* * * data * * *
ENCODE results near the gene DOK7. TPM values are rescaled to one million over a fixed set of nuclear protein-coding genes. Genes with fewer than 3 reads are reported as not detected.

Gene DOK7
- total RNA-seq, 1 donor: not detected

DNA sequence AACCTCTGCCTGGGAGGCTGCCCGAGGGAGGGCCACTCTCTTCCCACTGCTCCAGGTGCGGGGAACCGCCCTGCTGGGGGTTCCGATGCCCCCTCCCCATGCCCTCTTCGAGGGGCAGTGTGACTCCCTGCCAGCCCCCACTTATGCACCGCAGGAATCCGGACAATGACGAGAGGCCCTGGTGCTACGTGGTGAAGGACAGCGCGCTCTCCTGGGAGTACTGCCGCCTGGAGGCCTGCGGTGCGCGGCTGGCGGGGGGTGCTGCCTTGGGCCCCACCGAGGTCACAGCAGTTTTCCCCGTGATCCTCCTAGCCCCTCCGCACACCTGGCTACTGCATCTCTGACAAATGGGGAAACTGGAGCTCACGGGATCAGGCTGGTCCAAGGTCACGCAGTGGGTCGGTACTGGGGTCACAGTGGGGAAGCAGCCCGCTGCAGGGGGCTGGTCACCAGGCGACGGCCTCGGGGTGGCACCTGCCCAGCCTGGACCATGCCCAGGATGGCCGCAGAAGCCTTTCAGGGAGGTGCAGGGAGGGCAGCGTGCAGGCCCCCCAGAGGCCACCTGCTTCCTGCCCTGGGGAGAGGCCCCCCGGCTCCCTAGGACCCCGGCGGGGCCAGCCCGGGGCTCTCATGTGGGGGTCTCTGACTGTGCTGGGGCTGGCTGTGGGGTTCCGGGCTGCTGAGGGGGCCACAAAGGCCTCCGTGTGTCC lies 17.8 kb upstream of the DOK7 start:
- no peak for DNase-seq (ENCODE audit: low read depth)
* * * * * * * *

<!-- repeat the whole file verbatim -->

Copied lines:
ENCODE results near the gene DOK7. TPM values are rescaled to one million over a fixed set of nuclear protein-coding genes. Genes with fewer than 3 reads are reported as not detected.

Gene DOK7
- total RNA-seq, 1 donor: not detected

DNA sequence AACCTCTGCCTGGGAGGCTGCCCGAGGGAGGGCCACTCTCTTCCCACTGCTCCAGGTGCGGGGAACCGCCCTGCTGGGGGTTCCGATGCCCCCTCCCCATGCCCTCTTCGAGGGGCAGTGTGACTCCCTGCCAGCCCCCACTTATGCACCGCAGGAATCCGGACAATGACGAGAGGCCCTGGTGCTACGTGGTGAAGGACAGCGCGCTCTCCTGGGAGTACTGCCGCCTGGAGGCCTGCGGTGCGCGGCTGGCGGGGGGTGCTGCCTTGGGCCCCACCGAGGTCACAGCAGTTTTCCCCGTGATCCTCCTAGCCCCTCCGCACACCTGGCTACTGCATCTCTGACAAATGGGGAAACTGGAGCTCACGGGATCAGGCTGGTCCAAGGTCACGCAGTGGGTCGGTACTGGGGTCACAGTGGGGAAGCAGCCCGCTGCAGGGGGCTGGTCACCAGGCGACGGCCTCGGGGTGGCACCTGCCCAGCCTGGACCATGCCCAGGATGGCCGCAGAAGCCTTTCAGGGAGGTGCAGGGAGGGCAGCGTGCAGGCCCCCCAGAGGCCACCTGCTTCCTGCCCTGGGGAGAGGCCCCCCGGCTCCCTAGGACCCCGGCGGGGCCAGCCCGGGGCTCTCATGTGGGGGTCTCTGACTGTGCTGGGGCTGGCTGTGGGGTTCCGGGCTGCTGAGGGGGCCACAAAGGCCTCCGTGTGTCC lies 17.8 kb upstream of the DOK7 start:
- no peak for DNase-seq (ENCODE audit: low read depth)